You’ve worked with Mindy Kaling in the past on “The Mindy Project,” how was this similar or different?

Yes I did! That was my first real acting job about a year after I moved to Los Angeles, 8 years ago! It was only one episode in the first season of the show, so I was only there for 1 or 2 days of shooting. I remember being completely in awe of Mindy the first time I met her, with her effortless confidence and unapologetic way of taking up space as a brown woman in this industry. My scene on The Mindy Project was actually a scene with Mindy in it (along with Ed Helms), which was such an incredible learning experience for a young brown girl like me who just recently moved to LA and was still trying to figure out how it all worked. Unfortunately, she was only behind the camera on this show, but nonetheless she was very much involved and always made sure us actors felt cared for and comfortable on set.

After watching the trailer for this show, I couldn’t help by scream “relatable” during every scene, how did you connect with this show after reading the script?

I connected to the script in many ways. I connected most with Kamala’s story, as a young South Asian woman balancing family/societal expectations and my own dreams/desires. I also connected with parts of Devi’s character, like desperately wanting to be cool, popular and liked by the hottest guy when I was in highschool, while also feeling like I wasn’t brown enough or American enough and trying to navigate my bicultural identity. And I think many people are going to relate to the universal themes on this show, so I’m not surprised that you screamed!

What are some key themes in the show that you can share with us?

I think that the key themes of this show are: identity, family, how culture/faith shapes our experiences growing up, how we deal with grief and change, friendship—and the one thing South Asian parents never want to talk about: adolescent sexuality.

The role you play in “Never Have I Ever” is this stunning overachieving cousin, Kamala, who is getting her Ph.D. for Caltech (a desi parent’s dream), how did you get into character for this role? Was it something you could relate to?

It would definitely have been my parents’ dream for me to get a PhD, but this is probably as close as I’ll ever get, Mumma and Papa! I related to Kamala right from the beginning when I read the scripts. I think we are both ambitious, independent young women who would travel across the world alone to pursue our dreams (like when I moved to Mumbai by myself for a couple of years to pursue acting), but we both feel torn at times between what we really want and wanting to make the people closest to us happy. I think we both have high expectations of ourselves and the pressure we feel from ourselves and others can be suffocating. The one thing I had to work on the most for the role was the accent—which I had a dialect coach for and also watched hours and hours of YouTube videos. It also helped that I am half South-Indian and have many relatives who speak with a similar accent to what I was going for.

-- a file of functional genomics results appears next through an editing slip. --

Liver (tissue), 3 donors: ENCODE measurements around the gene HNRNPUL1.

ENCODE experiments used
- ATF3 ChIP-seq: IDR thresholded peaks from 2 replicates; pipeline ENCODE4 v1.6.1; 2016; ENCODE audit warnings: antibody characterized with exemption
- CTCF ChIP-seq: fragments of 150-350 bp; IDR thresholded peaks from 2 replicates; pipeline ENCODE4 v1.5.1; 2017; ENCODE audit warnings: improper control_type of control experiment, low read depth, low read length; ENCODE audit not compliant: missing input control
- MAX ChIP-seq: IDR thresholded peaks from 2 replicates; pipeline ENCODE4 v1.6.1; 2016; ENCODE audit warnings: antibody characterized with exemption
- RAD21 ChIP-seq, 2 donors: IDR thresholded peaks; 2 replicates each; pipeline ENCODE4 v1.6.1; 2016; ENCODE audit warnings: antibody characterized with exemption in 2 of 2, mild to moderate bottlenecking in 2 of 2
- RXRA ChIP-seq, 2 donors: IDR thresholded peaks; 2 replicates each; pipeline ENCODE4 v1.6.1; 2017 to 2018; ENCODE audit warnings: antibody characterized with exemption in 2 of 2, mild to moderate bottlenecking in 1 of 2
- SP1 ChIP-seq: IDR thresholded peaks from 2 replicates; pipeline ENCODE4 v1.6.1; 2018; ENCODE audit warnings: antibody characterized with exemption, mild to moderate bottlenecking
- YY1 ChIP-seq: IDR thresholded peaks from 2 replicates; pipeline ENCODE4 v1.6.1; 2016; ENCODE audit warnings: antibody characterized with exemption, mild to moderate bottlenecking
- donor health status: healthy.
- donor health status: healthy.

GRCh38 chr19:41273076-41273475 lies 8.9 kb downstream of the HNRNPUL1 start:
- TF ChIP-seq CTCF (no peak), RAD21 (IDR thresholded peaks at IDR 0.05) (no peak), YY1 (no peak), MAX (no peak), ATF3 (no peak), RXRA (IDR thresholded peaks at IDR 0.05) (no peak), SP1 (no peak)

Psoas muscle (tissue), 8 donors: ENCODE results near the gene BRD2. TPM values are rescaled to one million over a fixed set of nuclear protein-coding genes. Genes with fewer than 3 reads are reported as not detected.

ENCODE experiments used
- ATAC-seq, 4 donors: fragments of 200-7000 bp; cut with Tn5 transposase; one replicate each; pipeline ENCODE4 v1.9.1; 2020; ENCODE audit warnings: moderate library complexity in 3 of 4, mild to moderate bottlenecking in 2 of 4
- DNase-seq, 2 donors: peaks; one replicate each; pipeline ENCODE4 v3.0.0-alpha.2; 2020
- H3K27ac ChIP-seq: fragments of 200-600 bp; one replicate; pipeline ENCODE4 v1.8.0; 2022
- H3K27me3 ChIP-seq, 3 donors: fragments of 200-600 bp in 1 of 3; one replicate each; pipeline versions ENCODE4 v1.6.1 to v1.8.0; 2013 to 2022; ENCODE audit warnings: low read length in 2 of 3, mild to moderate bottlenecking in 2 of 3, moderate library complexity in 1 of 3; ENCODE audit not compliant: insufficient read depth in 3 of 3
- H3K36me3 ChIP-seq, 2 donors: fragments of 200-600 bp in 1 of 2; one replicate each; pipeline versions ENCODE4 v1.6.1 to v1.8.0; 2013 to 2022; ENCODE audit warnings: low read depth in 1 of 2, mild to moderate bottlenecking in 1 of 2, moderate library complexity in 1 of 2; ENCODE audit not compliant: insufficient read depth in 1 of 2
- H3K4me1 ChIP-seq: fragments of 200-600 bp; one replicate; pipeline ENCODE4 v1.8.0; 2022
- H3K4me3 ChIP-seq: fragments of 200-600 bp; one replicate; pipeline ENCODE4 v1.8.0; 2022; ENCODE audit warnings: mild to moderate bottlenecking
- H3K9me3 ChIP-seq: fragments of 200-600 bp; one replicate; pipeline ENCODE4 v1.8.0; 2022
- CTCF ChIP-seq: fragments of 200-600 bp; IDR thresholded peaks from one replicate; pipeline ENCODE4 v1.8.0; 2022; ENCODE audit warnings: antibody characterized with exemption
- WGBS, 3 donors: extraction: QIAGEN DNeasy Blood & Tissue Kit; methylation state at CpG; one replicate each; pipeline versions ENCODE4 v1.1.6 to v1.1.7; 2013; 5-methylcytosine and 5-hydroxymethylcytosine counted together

[Photo Credit: Daniela Rangel]

Before we wrap up today’s interview, I do want to do a lightning round to learn more about you and your quirks! Describe the show in three words!

Heartfelt, Quirky and Relatable

All-time favorite Bollywood movie?


Go-to quarantine binge-watch show?

‘Little Fires Everywhere’

Alternate career to an actress?

Therapist, like my mom!

[Read Related: Meet Maitreyi Ramakrishnan: the Star of Mindy Kaling’s new Netflix Coming-of-age Series]

Big thanks to Richa Moorjani for giving us an inside scoop into all things “Never Have I Ever.” The first season is currently streaming now, so make sure to tune in on Netflix now!

By Nehal Tenany